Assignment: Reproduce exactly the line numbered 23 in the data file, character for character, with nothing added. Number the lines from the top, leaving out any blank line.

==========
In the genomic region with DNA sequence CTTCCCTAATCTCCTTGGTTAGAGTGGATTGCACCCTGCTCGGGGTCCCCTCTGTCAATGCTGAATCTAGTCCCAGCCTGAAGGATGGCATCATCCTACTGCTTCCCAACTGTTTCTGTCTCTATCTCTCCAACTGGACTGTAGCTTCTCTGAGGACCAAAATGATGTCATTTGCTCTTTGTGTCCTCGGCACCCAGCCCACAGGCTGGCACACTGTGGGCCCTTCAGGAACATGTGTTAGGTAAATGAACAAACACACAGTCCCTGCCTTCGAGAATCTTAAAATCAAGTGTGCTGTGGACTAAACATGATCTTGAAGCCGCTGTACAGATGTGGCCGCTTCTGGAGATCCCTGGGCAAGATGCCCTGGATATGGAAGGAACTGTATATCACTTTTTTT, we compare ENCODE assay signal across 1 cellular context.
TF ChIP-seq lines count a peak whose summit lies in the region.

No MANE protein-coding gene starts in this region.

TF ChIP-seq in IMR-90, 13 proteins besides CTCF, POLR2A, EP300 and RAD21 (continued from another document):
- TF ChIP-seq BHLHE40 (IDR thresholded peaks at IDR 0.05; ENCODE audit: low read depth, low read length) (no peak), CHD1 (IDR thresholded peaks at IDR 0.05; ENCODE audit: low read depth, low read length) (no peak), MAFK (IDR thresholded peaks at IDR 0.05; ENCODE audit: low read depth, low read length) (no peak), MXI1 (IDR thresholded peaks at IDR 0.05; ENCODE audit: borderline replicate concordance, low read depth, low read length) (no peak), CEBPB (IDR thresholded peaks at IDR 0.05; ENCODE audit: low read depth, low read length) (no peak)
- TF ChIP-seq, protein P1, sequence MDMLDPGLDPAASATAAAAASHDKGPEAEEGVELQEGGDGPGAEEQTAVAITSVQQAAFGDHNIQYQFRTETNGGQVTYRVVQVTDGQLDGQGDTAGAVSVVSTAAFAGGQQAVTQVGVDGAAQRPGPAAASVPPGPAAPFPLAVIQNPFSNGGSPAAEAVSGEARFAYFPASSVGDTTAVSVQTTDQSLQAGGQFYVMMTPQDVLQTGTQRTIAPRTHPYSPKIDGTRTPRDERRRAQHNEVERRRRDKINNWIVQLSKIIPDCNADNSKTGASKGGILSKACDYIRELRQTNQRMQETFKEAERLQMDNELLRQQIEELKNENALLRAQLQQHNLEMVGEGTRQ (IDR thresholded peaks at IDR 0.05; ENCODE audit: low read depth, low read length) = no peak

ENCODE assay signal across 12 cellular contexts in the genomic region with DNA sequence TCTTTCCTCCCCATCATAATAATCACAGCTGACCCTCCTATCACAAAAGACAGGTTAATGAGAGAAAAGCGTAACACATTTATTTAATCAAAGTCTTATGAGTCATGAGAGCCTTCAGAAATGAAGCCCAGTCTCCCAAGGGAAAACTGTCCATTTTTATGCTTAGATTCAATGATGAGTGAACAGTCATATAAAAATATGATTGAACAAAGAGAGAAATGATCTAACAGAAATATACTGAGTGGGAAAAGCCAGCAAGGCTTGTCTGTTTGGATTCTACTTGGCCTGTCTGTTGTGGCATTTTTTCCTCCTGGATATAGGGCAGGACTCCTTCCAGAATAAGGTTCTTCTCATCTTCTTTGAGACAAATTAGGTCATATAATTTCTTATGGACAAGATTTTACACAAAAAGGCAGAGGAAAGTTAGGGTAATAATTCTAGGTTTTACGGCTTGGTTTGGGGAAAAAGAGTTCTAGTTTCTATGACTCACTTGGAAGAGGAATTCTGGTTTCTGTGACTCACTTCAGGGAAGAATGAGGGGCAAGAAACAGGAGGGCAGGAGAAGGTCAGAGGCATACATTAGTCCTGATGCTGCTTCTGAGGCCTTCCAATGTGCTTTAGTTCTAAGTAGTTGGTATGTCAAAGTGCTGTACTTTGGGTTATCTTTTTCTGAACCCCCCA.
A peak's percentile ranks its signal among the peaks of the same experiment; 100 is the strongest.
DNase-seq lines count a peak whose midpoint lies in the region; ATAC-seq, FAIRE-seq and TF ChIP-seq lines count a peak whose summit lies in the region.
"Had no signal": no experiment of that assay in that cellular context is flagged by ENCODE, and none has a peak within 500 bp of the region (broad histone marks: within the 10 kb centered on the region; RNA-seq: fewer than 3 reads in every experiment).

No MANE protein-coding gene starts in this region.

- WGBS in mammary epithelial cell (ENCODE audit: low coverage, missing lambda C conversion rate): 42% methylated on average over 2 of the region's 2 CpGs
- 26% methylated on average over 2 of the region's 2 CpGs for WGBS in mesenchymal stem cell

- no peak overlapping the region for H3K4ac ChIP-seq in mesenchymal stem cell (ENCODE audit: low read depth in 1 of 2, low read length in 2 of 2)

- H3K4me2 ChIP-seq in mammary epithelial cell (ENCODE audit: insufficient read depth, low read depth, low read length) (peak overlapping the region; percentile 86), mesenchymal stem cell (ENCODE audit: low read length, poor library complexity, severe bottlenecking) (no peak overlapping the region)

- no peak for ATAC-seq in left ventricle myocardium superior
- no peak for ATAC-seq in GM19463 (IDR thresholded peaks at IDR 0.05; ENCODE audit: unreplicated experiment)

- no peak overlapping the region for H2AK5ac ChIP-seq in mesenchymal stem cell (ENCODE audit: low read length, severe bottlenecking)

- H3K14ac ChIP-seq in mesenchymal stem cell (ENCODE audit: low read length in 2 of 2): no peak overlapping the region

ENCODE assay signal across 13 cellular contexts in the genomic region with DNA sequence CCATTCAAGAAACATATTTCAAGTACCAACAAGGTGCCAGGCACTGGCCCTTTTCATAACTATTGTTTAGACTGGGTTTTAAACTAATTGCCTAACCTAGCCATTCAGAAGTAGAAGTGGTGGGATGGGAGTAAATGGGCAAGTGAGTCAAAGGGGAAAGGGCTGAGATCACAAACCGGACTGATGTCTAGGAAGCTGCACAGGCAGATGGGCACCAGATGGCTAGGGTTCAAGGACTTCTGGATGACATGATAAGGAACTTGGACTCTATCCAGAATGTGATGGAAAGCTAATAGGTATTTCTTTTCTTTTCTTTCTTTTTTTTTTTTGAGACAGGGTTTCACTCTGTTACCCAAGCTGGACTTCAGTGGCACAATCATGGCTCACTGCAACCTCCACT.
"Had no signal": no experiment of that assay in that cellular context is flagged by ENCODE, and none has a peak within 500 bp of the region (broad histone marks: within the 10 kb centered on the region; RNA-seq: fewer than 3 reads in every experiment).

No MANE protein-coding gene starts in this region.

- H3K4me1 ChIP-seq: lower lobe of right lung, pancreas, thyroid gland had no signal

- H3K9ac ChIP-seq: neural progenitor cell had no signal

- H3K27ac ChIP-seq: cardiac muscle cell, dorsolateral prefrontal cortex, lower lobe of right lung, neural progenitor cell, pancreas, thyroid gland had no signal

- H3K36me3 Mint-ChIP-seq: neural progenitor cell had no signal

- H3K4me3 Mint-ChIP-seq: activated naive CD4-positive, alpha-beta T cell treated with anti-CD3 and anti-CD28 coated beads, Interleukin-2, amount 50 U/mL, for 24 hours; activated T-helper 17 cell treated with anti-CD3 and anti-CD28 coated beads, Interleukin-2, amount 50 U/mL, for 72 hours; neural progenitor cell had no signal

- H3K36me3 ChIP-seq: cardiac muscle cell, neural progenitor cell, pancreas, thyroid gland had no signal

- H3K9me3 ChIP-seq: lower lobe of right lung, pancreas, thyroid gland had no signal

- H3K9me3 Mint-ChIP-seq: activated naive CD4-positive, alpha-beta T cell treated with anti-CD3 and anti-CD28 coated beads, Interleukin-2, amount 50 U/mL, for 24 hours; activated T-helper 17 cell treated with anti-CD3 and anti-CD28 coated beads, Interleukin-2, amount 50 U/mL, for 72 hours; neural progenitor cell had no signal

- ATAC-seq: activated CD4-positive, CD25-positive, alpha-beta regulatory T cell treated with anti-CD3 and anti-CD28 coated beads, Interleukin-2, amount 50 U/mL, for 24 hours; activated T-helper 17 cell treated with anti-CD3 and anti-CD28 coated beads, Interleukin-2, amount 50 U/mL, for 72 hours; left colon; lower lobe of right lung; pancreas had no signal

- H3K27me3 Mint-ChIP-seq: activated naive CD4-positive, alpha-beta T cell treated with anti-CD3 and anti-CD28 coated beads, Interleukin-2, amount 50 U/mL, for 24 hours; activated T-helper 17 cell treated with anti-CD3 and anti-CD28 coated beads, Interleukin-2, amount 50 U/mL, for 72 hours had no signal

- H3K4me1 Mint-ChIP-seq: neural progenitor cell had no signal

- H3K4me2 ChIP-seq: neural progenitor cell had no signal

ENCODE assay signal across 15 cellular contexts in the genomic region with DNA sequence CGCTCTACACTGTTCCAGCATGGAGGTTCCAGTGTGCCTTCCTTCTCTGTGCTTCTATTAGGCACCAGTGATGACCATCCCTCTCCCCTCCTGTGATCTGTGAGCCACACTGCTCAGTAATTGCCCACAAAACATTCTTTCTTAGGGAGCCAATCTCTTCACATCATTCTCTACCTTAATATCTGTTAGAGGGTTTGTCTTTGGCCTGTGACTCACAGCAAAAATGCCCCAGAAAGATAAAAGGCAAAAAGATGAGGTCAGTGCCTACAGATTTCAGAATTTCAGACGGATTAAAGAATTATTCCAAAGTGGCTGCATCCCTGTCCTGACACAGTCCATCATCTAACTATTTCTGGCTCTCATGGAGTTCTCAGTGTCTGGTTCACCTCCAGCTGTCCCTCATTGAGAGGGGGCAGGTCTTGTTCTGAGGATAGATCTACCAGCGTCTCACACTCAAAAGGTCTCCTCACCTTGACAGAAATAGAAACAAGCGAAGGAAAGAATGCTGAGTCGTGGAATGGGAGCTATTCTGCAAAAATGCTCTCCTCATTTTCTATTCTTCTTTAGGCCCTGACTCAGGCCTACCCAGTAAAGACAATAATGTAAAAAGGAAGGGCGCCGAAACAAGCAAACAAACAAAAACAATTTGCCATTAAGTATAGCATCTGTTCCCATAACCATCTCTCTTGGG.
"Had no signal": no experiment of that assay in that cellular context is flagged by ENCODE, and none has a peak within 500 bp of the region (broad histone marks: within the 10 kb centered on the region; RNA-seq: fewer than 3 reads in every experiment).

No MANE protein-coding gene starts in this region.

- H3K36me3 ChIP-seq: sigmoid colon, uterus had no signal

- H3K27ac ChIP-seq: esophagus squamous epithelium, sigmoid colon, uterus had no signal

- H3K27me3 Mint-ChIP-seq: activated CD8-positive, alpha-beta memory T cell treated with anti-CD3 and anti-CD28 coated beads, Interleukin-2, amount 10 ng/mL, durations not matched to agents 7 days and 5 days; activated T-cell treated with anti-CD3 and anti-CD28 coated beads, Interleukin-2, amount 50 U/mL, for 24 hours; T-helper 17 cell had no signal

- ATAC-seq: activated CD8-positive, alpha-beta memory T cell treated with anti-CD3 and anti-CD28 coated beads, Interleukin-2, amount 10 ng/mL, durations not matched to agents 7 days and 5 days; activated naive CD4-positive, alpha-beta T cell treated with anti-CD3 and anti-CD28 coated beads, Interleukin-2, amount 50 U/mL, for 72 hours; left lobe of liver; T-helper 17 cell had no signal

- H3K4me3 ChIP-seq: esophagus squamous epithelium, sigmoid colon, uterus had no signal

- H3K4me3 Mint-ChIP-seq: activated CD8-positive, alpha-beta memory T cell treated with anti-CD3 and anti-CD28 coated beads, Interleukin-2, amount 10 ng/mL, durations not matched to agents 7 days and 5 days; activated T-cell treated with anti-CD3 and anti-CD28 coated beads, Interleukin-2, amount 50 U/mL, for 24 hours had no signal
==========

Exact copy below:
- H3K4me1 ChIP-seq: lower lobe of right lung, pancreas, thyroid gland had no signal